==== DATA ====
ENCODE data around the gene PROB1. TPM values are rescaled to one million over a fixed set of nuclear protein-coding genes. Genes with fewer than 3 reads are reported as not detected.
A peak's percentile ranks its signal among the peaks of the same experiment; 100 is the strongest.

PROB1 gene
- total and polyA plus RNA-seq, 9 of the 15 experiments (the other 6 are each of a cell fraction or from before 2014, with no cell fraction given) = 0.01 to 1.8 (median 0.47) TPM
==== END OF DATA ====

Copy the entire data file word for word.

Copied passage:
ENCODE data around the gene PROB1. TPM values are rescaled to one million over a fixed set of nuclear protein-coding genes. Genes with fewer than 3 reads are reported as not detected.
A peak's percentile ranks its signal among the peaks of the same experiment; 100 is the strongest.

PROB1 gene
- total and polyA plus RNA-seq, 9 of the 15 experiments (the other 6 are each of a cell fraction or from before 2014, with no cell fraction given) = 0.01 to 1.8 (median 0.47) TPM